L Is For Lying

Techniques to identify when your employees aren’t telling the truth

Paul Helsby HR
5 min readJun 24, 2021


Lying is something that very few people are good at. And most are not. Even when someone gets away with lying, it is more a reflection of the person they are lying to, than their actual skill — if lying can ever be considered a skill — in convincing somebody that their misrepresentations, distortions or falsehoods had actually occurred.

Part of the reason for this is that we are hard-wired to believe people. It takes a lot of confidence to question the validity of what somebody is purporting to be factual. Especially, if you have little by way of hard evidence to contradict it.

This raises the question of when is a lie, not a lie? The answer is actually a lie is not a lie when the (alleged) liar:

  • does not intend to deceive or mislead
  • believes that what they're saying is true

So, if either of these points exists, the ‘liar’ isn't a ‘liar’ – if an employee doesn't know that they are lying, then they’re not! Simple!

This doesn't mean everything an employee says will necessarily be true but they might think it is!

A few years ago, somebody actually accused me of lying in the middle of a grievance investigation I was conducting for a client. At the start of my investigation, I informed the employee who had lodged a grievance against their manager, I had been engaged as an independent investigator; I hadn't met their manager previously, nor had I in fact been to the factory where they worked before.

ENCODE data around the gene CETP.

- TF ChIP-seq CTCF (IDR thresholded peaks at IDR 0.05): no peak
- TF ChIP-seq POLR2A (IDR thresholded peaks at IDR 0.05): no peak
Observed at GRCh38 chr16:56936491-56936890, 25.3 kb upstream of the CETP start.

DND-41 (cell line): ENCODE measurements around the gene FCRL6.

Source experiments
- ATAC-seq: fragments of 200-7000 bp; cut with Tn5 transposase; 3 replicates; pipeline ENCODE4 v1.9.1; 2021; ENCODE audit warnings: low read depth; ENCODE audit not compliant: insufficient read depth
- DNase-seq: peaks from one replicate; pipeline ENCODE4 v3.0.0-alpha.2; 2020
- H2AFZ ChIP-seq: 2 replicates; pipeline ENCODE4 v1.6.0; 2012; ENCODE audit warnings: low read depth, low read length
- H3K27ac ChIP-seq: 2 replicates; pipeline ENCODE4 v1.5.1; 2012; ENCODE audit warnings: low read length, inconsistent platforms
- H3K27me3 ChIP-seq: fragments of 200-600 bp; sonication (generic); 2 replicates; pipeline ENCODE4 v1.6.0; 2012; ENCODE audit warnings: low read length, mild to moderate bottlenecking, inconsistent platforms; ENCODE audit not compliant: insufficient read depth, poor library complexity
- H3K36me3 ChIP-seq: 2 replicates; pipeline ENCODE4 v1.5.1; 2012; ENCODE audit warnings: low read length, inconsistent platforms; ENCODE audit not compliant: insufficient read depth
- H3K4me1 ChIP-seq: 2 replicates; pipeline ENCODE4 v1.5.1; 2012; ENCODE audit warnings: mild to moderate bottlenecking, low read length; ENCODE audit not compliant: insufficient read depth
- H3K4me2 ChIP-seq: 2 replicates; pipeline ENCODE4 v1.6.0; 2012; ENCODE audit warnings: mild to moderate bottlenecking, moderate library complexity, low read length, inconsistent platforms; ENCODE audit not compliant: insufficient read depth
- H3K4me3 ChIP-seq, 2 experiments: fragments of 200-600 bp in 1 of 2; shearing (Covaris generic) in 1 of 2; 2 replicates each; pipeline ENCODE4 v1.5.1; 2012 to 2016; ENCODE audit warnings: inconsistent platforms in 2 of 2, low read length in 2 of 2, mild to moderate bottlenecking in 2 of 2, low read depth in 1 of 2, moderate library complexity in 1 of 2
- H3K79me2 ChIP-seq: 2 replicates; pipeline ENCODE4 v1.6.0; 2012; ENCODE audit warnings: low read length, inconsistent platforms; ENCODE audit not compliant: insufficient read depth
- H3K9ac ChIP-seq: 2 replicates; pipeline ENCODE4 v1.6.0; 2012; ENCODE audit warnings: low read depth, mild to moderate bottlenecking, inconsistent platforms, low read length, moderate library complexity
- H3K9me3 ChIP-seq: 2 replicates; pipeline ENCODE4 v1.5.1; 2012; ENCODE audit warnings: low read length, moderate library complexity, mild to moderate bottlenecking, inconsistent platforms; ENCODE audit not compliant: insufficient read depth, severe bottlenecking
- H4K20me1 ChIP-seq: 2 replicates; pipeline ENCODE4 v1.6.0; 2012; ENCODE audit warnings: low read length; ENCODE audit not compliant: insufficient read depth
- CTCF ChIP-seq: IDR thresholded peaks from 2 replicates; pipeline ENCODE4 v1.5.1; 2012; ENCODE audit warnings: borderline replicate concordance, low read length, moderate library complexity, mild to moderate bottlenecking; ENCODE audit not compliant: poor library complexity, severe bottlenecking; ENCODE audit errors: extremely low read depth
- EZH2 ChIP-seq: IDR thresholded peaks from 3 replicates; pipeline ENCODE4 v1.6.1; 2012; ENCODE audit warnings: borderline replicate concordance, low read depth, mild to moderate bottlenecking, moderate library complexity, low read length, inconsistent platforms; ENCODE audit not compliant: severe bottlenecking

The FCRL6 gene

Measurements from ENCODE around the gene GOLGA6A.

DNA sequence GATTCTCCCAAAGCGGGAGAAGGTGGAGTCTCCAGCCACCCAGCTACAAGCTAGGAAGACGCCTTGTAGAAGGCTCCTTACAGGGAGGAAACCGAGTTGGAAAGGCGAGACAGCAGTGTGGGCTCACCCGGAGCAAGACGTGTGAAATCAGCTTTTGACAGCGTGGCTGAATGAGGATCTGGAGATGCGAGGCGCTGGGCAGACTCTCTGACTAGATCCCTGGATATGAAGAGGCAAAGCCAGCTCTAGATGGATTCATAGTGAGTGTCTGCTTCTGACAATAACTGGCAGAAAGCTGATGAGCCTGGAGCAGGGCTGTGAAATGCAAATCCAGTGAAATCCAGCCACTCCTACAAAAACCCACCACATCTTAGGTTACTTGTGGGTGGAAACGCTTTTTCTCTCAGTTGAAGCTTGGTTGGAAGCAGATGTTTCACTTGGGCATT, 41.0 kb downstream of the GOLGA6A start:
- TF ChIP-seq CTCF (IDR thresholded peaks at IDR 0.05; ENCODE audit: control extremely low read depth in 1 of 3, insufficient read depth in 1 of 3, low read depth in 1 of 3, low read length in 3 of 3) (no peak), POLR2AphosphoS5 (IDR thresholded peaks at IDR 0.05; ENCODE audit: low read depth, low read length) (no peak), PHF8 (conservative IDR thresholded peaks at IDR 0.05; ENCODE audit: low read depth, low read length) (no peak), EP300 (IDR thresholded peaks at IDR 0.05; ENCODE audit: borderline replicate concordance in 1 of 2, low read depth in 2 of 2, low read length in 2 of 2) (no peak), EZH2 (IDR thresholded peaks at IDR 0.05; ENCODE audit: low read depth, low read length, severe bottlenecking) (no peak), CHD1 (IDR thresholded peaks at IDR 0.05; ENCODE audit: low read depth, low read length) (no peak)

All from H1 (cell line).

I then conducted an investigation, which included interviewing them on two or three occasions. Having concluded my investigation, some weeks later I produced a report and was subsequently called as a witness at the grievance hearing. At the hearing, the grievance officer asked the employee if they had anything to say before the discussions commenced and they said they did.

What they said was that when I initially introduced myself and claimed to be independent, they "…knew" I was lying. They added this was because they had (allegedly and incorrectly) seen me leave the site with their manager a few weeks before I had first met them, thereby totally contradicting what I had told them.

I was somewhat taken aback, as their statement was completely without foundation. But it wasn't actually a lie, as I believe that they genuinely thought it was true. They must have seen somebody who looked something like me, and later – having met me – put two and two together and made…twenty-six!

Unfortunately, had they challenged me when I first met them and made my introductory statement, I would've been able to prove they were wrong. But they didn't. Despite my repeated denials, they were adamant they were right. But they weren't.

They said something that was untrue, but it wasn't a lie because they didn't know it was untrue. I said something that was correct, but they thought that it was a lie, even though it wasn't. Does anyone have a polygraph machine?

In most situations, mistakes, or errors of fact can be corrected.

But what about situations where the lie is both deliberate and constructed, with the sole intention to deceive?